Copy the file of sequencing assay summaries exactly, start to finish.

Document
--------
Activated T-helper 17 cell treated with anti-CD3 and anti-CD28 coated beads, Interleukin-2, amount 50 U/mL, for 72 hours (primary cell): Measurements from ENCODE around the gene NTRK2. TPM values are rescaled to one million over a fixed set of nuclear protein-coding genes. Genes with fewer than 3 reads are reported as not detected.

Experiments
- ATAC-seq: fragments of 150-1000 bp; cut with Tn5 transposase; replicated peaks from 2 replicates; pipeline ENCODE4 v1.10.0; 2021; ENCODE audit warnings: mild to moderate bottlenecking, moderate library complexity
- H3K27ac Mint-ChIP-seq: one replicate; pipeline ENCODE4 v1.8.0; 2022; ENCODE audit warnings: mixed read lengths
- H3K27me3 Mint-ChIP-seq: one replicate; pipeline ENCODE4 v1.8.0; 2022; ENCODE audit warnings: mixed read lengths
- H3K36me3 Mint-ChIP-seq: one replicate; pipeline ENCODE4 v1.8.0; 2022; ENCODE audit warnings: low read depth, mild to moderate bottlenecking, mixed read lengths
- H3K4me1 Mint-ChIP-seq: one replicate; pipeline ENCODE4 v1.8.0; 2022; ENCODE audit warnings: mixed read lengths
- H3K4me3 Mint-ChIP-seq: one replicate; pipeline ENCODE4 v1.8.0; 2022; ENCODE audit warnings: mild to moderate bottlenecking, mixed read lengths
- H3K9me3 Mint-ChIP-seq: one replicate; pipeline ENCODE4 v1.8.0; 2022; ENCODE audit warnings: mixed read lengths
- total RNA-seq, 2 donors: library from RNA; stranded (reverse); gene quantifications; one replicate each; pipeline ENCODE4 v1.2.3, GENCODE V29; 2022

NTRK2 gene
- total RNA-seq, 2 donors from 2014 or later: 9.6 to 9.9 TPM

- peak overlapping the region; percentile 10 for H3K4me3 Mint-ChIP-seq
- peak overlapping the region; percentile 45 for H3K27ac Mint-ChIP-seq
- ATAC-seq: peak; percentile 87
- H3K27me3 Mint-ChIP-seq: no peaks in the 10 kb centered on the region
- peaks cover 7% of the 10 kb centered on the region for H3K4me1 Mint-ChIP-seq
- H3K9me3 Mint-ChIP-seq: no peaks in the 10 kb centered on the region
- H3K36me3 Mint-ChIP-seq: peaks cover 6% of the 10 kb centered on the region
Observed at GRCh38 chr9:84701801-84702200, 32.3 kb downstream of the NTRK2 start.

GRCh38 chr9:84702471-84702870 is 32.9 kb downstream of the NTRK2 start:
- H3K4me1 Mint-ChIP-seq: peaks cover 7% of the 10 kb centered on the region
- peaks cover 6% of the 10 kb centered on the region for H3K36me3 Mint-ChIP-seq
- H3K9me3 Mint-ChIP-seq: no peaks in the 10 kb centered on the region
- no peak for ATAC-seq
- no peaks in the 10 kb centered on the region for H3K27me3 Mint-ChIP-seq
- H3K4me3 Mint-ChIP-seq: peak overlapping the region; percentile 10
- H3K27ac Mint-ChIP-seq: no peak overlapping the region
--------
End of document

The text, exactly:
Activated T-helper 17 cell treated with anti-CD3 and anti-CD28 coated beads, Interleukin-2, amount 50 U/mL, for 72 hours (primary cell): Measurements from ENCODE around the gene NTRK2. TPM values are rescaled to one million over a fixed set of nuclear protein-coding genes. Genes with fewer than 3 reads are reported as not detected.

Experiments
- ATAC-seq: fragments of 150-1000 bp; cut with Tn5 transposase; replicated peaks from 2 replicates; pipeline ENCODE4 v1.10.0; 2021; ENCODE audit warnings: mild to moderate bottlenecking, moderate library complexity
- H3K27ac Mint-ChIP-seq: one replicate; pipeline ENCODE4 v1.8.0; 2022; ENCODE audit warnings: mixed read lengths
- H3K27me3 Mint-ChIP-seq: one replicate; pipeline ENCODE4 v1.8.0; 2022; ENCODE audit warnings: mixed read lengths
- H3K36me3 Mint-ChIP-seq: one replicate; pipeline ENCODE4 v1.8.0; 2022; ENCODE audit warnings: low read depth, mild to moderate bottlenecking, mixed read lengths
- H3K4me1 Mint-ChIP-seq: one replicate; pipeline ENCODE4 v1.8.0; 2022; ENCODE audit warnings: mixed read lengths
- H3K4me3 Mint-ChIP-seq: one replicate; pipeline ENCODE4 v1.8.0; 2022; ENCODE audit warnings: mild to moderate bottlenecking, mixed read lengths
- H3K9me3 Mint-ChIP-seq: one replicate; pipeline ENCODE4 v1.8.0; 2022; ENCODE audit warnings: mixed read lengths
- total RNA-seq, 2 donors: library from RNA; stranded (reverse); gene quantifications; one replicate each; pipeline ENCODE4 v1.2.3, GENCODE V29; 2022

NTRK2 gene
- total RNA-seq, 2 donors from 2014 or later: 9.6 to 9.9 TPM

- peak overlapping the region; percentile 10 for H3K4me3 Mint-ChIP-seq
- peak overlapping the region; percentile 45 for H3K27ac Mint-ChIP-seq
- ATAC-seq: peak; percentile 87
- H3K27me3 Mint-ChIP-seq: no peaks in the 10 kb centered on the region
- peaks cover 7% of the 10 kb centered on the region for H3K4me1 Mint-ChIP-seq
- H3K9me3 Mint-ChIP-seq: no peaks in the 10 kb centered on the region
- H3K36me3 Mint-ChIP-seq: peaks cover 6% of the 10 kb centered on the region
Observed at GRCh38 chr9:84701801-84702200, 32.3 kb downstream of the NTRK2 start.

GRCh38 chr9:84702471-84702870 is 32.9 kb downstream of the NTRK2 start:
- H3K4me1 Mint-ChIP-seq: peaks cover 7% of the 10 kb centered on the region
- peaks cover 6% of the 10 kb centered on the region for H3K36me3 Mint-ChIP-seq
- H3K9me3 Mint-ChIP-seq: no peaks in the 10 kb centered on the region
- no peak for ATAC-seq
- no peaks in the 10 kb centered on the region for H3K27me3 Mint-ChIP-seq
- H3K4me3 Mint-ChIP-seq: peak overlapping the region; percentile 10
- H3K27ac Mint-ChIP-seq: no peak overlapping the region